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Everett mayor finds out for himself
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An unhappy Everett Mayor Carlo DeMaria has a few questions for Fairfield Residential after an in-person visit to a project in the city. Fairfield is converting the old Charleston Chew factory into luxury apartments. The project has been touted as a producer of quality housing stock, but also good employment for Everett-area workers.

 When DeMaria spoke with a couple of carpenters on the project, they told the mayor they were being paid in cash on a piece-work basis and weren't getting any benefits. They were working for Wendy's Drywall, a subcontractor to VPS Drywall, a subcontractor to Metric Construction, the general contractor for one of the buildings on the project. Metric has had issues in the past with hiring subcontractors who don't meet area standards.

VPS continues a bad history. The company was ordered by the Massachusetts Attorney General to pay workers more than $4,000 in wages due to prevailing wage violations on the controversial Hannover High School project. They were also hit with more than $3,700 in fines by OSHA for safety violations, including one the agency deemed a "serious" violation. Finally, they were investigated by the United States Department of Labor for failing to pay workers more than $40,000 in overtime wages. They agreed to pay $17,500.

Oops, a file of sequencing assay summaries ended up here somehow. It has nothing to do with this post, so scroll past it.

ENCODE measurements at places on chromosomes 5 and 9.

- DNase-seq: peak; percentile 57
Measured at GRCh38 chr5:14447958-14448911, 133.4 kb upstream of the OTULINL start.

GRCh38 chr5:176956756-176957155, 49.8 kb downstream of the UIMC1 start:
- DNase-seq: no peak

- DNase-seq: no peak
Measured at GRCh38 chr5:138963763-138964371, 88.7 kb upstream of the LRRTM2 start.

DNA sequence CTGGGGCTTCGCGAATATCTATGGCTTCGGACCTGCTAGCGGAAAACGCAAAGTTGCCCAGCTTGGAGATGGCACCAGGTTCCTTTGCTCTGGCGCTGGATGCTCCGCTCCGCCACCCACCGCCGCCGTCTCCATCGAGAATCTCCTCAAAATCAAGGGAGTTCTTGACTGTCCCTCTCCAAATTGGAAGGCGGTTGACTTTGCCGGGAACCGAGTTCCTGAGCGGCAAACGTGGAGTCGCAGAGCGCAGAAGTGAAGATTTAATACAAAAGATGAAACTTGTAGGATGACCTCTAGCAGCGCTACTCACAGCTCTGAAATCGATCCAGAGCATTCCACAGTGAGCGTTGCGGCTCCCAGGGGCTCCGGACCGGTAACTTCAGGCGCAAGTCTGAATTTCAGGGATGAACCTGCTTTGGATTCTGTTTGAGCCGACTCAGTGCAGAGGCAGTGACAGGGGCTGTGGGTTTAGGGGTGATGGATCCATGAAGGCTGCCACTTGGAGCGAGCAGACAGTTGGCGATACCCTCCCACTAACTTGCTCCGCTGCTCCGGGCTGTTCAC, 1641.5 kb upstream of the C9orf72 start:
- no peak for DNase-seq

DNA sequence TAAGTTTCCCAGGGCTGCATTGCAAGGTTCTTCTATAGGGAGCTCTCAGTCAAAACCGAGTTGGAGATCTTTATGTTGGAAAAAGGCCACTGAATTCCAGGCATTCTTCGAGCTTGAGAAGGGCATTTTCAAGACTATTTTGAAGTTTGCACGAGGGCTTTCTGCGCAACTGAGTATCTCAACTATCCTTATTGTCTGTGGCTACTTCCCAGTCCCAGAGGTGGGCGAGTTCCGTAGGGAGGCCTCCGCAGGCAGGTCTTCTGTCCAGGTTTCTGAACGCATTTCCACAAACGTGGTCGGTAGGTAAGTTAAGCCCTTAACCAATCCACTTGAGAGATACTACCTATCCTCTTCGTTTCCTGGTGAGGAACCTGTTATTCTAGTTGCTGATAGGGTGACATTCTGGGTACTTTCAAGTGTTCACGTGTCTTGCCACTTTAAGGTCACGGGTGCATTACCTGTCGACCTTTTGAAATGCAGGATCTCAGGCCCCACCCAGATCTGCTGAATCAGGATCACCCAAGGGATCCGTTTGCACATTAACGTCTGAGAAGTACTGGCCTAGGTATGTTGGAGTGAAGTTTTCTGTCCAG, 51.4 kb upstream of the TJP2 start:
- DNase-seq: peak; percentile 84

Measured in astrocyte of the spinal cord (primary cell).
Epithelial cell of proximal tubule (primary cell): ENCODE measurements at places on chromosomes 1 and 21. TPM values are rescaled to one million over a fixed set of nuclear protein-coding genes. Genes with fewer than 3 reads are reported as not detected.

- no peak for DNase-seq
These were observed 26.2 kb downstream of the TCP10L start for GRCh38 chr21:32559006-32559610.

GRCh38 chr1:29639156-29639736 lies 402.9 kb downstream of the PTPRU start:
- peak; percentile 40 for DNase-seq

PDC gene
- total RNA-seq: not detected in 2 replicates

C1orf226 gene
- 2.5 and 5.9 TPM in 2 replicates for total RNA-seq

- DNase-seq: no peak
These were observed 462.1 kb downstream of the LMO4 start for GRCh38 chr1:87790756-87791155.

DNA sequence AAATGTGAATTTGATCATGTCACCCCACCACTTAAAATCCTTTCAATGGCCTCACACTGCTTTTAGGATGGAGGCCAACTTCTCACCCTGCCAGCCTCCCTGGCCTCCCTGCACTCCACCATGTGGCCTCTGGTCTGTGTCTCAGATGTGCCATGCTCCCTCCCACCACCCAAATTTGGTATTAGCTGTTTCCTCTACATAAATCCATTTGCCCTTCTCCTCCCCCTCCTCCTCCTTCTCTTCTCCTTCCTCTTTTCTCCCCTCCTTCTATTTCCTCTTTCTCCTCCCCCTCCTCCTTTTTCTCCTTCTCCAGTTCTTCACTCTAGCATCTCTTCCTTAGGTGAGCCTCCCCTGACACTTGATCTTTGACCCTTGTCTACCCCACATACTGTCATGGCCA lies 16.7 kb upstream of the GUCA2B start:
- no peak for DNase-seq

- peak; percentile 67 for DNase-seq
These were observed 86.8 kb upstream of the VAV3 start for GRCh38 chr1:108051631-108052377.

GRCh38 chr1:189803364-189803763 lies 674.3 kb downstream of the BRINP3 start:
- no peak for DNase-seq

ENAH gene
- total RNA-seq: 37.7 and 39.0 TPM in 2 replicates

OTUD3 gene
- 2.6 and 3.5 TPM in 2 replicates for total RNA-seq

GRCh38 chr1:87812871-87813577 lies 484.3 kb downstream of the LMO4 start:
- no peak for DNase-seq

Carpenter Ramon Ochoa with Mayor DeMaria, NERCC Organizer Mario Mejia, Local 218 Business Agent Richard Pedi and Carpenter Moises Urias.

 Fairfield Residential is national builder and manager of multi-family housing that claims to be a leader in their industry. They claim they often work as their own general contractor and can effectively manage designs, budgets and time-lines.

 DeMaria was not happy to hear workers talk about being treated this way in his hometown and committed to following up to see that things were changed and didn't happen again.

An adjacent building, being built by union wood framers is progressing without incident.

 

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